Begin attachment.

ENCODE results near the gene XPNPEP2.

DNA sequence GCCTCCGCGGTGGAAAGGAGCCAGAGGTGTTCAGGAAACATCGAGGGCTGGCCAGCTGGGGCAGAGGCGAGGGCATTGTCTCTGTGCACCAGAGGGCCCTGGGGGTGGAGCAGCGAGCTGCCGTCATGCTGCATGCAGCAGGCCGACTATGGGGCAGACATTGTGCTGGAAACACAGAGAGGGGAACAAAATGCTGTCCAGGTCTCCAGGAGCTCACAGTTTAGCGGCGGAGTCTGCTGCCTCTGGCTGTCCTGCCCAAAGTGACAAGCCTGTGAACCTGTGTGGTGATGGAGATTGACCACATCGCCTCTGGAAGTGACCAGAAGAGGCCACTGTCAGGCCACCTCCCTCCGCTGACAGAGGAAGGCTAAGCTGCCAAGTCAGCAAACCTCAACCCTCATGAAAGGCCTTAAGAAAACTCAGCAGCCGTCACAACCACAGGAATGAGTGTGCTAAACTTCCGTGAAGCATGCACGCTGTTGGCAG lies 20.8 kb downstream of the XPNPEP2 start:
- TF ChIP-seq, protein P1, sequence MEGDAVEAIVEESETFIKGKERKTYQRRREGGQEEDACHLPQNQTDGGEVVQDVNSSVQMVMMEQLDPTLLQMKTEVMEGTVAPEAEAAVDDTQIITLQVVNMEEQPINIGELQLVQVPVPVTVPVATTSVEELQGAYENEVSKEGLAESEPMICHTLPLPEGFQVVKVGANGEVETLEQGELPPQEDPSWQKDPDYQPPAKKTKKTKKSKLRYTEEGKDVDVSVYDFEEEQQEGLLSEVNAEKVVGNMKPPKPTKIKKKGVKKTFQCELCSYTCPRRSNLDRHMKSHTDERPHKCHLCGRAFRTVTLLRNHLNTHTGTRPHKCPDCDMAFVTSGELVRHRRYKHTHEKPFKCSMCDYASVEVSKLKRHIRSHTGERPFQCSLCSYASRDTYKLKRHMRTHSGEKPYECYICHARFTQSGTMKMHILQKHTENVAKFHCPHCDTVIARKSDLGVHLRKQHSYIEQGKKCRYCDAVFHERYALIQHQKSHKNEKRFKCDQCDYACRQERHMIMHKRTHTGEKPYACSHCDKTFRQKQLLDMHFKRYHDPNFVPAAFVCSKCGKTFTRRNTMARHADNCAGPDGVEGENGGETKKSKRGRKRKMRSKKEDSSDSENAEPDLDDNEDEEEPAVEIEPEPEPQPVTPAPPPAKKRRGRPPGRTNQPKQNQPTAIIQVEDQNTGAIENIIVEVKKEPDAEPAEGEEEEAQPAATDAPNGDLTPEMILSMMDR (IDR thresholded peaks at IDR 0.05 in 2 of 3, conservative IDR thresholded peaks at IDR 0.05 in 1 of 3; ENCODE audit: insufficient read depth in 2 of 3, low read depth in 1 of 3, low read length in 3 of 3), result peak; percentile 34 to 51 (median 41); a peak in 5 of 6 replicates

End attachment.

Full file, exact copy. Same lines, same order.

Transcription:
ENCODE results near the gene XPNPEP2.

DNA sequence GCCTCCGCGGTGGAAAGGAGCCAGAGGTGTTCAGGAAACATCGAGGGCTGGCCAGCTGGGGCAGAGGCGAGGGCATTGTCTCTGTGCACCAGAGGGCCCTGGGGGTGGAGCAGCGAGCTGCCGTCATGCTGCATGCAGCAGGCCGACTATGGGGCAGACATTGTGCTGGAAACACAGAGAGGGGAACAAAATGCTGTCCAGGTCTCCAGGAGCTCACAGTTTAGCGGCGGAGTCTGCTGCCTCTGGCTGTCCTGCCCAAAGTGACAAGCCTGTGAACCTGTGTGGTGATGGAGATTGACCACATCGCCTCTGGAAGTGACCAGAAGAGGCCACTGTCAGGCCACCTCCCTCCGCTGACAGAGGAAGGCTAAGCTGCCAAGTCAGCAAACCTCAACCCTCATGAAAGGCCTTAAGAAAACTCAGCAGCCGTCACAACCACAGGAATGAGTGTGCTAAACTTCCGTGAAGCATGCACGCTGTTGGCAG lies 20.8 kb downstream of the XPNPEP2 start:
- TF ChIP-seq, protein P1, sequence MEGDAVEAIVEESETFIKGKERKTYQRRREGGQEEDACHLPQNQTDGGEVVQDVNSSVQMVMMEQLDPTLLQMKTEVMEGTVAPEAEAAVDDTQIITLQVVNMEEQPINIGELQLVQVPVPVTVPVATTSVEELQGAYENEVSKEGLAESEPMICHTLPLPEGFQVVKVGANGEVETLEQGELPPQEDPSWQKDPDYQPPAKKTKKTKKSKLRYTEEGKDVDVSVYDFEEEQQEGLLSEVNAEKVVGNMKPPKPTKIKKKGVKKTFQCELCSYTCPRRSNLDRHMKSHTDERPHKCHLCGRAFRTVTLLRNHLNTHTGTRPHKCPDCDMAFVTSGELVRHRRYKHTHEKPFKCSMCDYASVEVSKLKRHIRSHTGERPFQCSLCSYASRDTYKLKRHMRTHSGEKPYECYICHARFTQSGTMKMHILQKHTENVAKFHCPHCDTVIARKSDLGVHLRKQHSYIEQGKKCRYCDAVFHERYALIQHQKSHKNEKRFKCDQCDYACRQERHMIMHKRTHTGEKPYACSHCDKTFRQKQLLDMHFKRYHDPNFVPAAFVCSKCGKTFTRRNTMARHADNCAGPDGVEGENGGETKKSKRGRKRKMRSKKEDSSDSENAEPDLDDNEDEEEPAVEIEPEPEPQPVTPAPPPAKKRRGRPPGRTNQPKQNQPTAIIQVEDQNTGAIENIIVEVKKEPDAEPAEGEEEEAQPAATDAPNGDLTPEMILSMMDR (IDR thresholded peaks at IDR 0.05 in 2 of 3, conservative IDR thresholded peaks at IDR 0.05 in 1 of 3; ENCODE audit: insufficient read depth in 2 of 3, low read depth in 1 of 3, low read length in 3 of 3), result peak; percentile 34 to 51 (median 41); a peak in 5 of 6 replicates